No Blacks on ‘The Bachelor/ette’: Suit against ABC Dismissed
Know why you’ve never seen a black “Bachelor” or “Bachelorette” on the hit reality series of the same names? Because American audiences can’t handle mixed-race couples, and the TV network that owns the show racially discriminates among its contestants to make sure that never happens.
That’s according to a lawsuit filed in California last April by two black would-be bachelors against ABC and other companies who produce “The Bachelor” and “The Bachelorette.” Nashville residents Nathaniel Claybrooks and Christopher Johnson, who were turned down for lead roles in 2011, claimed the reality shows violate federal and state laws intended to guarantee equal opportunity in business, commerce, and media regardless of one’s skin color.
Despite there having never been a black lead (and only a few suitors who are always dismissed in early rounds) in the 16 seasons of the shows, the plaintiffs were unsuccessful in their attempt to bring a class action on behalf of all contestants who’ve been discriminated against: A federal judge in Tennessee dismissed their lawsuit on Oct. 5 on First Amendment grounds.
Mehri & Skalet, a Washington, D.C., law firm that represents the plaintiffs, say the shows’ creator Michael Fleiss (who was one of the defendants named in the suit) responded to criticism of the show’s all-white palette by saying of black contestants, “We always want to cast for ethnic diversity. It’s just that for whatever reason, they don’t come forward. I wish they would.”
But Claybrooks and Johnson, both football players, say that’s exactly what they did – and were turned down almost immediately, according to the opinion dismissing their case.
The men alleged that they were treated differently than white applicants at the casting calls, with Claybrooks saying he was only given a 20-minute interview while other, white applicants were given about 45 minutes. Johnson says an employee of the show stopped him on his way into the casting call and took his materials, promising to pass them along to the casting directors, but none of the other applicants were stopped in that way.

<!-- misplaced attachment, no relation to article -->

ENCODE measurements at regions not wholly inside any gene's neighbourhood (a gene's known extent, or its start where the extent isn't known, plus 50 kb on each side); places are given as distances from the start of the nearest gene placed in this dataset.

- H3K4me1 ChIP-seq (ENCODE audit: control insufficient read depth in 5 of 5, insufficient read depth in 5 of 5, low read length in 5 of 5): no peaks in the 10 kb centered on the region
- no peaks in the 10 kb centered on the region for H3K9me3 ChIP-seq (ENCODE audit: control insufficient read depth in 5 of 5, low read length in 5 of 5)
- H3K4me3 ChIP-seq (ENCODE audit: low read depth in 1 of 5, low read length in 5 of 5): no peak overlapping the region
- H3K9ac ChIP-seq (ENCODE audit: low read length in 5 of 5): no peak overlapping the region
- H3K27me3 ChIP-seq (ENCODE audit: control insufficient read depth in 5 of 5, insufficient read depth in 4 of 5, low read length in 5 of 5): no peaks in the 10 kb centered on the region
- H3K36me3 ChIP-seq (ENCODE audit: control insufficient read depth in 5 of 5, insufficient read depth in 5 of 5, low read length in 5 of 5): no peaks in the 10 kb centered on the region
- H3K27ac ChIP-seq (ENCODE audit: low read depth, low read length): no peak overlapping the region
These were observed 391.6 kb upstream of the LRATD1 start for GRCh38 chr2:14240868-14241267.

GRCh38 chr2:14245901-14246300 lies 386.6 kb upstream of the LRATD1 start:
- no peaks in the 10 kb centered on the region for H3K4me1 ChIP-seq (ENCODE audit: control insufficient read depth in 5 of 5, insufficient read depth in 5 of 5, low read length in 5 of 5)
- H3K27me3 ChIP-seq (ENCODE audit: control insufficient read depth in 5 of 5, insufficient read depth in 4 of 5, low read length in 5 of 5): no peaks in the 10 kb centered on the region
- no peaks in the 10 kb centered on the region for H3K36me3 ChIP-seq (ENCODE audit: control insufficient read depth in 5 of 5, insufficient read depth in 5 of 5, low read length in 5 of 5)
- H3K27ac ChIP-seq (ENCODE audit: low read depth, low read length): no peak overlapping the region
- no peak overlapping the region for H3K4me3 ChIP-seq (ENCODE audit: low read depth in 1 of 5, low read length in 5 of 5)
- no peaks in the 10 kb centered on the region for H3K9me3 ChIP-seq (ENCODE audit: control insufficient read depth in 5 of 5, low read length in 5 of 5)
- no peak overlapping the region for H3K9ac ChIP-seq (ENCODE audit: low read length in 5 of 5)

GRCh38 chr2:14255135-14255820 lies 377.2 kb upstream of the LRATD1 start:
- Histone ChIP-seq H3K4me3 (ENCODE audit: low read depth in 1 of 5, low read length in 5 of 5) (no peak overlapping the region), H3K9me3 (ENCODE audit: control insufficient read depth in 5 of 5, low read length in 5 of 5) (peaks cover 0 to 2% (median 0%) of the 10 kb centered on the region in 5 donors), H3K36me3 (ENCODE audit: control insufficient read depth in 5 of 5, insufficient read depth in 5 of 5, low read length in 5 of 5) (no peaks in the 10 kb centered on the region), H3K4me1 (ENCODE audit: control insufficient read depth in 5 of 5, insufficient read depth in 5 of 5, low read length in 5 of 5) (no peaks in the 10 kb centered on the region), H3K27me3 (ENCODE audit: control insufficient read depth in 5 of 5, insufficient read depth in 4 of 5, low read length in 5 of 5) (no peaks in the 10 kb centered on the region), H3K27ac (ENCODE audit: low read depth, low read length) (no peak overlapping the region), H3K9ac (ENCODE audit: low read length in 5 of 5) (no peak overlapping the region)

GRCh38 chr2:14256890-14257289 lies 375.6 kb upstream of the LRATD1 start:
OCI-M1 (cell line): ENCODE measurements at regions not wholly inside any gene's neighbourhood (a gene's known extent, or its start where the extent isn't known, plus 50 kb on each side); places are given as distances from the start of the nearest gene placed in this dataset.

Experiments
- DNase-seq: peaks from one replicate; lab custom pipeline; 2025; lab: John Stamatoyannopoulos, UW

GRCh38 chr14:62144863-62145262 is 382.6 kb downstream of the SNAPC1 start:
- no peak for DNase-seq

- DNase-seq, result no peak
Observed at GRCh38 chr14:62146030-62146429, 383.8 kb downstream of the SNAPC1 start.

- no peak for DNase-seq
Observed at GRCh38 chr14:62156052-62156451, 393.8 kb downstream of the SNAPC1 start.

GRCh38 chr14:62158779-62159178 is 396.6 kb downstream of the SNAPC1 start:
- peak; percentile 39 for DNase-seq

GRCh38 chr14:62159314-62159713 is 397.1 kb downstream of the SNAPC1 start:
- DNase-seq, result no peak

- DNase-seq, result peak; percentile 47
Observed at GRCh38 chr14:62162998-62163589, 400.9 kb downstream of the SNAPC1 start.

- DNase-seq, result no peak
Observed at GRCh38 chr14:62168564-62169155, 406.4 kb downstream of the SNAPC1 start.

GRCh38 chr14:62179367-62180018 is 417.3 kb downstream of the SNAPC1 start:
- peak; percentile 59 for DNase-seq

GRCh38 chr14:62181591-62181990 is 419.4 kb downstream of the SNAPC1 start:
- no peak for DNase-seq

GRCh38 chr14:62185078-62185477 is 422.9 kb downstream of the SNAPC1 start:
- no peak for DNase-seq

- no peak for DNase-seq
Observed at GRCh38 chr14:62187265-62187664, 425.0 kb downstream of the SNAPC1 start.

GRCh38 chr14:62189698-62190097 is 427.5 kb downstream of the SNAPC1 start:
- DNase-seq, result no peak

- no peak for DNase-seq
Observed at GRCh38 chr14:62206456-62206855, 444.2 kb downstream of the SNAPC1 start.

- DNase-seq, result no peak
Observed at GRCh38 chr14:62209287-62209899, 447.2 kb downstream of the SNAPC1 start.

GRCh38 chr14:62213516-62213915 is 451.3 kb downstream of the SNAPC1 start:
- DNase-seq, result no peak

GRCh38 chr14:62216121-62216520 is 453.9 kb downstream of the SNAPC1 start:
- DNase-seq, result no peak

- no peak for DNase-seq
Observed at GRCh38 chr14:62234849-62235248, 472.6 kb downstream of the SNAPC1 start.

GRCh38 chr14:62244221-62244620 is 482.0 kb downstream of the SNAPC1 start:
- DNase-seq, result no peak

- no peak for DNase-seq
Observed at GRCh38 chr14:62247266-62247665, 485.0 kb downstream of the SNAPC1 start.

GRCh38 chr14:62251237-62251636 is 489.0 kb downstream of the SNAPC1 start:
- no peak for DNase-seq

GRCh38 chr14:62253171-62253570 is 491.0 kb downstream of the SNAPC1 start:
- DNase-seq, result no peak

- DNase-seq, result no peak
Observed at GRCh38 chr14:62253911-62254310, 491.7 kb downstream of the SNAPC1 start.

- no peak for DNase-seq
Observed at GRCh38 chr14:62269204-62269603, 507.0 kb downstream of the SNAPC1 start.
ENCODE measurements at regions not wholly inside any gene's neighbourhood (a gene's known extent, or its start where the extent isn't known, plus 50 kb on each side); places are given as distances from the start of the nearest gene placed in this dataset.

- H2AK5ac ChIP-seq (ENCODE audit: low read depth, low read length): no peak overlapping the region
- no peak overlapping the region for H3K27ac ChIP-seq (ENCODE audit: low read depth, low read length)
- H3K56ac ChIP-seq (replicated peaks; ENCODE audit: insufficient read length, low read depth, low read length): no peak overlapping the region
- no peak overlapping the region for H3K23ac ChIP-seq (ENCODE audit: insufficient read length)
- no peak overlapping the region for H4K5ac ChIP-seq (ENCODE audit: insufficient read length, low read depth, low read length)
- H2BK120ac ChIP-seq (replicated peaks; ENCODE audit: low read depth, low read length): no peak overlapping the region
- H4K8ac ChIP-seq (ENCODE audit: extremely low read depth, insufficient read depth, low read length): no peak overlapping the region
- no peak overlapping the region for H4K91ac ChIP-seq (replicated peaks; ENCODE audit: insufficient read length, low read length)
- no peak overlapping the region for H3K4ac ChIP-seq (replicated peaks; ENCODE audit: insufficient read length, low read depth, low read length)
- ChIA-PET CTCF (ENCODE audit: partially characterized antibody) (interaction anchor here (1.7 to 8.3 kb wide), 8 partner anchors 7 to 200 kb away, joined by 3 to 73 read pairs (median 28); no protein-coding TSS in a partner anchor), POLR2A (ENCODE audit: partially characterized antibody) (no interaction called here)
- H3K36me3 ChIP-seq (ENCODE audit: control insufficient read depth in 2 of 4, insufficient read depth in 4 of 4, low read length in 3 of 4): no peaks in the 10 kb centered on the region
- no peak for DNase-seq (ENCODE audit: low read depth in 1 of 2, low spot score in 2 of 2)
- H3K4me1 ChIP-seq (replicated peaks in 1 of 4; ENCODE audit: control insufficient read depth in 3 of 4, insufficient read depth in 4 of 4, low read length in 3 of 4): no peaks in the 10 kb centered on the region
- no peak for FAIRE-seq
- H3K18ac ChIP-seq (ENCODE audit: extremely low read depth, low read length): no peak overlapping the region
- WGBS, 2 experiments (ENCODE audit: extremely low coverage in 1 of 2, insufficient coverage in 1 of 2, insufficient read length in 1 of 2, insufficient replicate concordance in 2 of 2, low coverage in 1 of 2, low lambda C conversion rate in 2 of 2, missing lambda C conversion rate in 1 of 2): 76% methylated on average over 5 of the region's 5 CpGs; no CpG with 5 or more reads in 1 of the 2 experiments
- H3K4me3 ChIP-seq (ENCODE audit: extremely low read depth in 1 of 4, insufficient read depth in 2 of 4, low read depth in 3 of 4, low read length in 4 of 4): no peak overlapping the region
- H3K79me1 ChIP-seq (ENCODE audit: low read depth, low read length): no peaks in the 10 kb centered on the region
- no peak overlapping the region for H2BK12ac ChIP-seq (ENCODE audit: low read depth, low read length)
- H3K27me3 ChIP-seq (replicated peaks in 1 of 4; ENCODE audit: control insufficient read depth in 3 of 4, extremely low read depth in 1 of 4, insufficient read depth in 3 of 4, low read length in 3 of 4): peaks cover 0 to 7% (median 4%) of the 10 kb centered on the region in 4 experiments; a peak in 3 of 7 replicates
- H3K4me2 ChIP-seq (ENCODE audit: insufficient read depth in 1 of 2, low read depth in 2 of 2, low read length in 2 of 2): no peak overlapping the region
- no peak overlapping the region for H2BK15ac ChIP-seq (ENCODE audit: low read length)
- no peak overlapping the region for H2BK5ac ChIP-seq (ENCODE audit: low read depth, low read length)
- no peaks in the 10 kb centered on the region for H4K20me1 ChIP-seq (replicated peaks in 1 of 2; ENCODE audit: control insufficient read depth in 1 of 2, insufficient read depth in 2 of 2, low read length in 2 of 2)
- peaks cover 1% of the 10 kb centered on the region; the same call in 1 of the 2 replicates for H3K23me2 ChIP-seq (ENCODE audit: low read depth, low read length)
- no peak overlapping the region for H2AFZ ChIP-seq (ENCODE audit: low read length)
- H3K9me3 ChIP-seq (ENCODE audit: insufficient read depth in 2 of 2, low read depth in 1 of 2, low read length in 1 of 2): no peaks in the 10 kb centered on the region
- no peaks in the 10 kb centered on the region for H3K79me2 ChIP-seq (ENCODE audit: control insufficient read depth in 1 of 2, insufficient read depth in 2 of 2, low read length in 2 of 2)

The plaintiffs demanded punitive damages, an injunction prohibiting ABC from further discriminating based on race, and an injunction requiring it to consider nonwhites as finalists for the role of bachelor and bachelorette.
First Time, First Amendment
The judge was unswayed, however, and granted the defendants’ motion to dismiss on First Amendment grounds, saying that the network’s right to free speech trumps anti-discrimination laws.
While the parties agreed that the First Amendment protects the content of the programs, they disagreed over whether casting decisions were part of that content. This was the first time, noted the judge, that a federal court has been asked to decide that question.
The judge ended up agreeing with the defendants that casting decisions are a key to the creative content of any entertainment program and held that the First Amendment protects those decisions, regardless of their outcome. “Regulating the casting process necessarily regulates the end product,” she said. “Casting and the resulting work of entertainment are inseparable and must both be protected to ensure that the producers’ freedom of speech is not abridged.”
The Los Angeles Times quoted a spokesperson for Warner Horizon, one of the defendants, as saying, “We felt from the onset this case was completely without merit and we are pleased the Court has found in our favor.”
But this may not be the end of it: One of the plaintiffs’ lawyers indicated that they are not giving up. “We are disappointed by the decision and are examining all of our options,” says Cyrus Mehri. “While this is a setback, we are hopeful that there will ultimately be a positive outcome.”
Do you think ABC should have the First Amendment right to racially discriminate in its casting decisions for TV shows? Share your opinion below.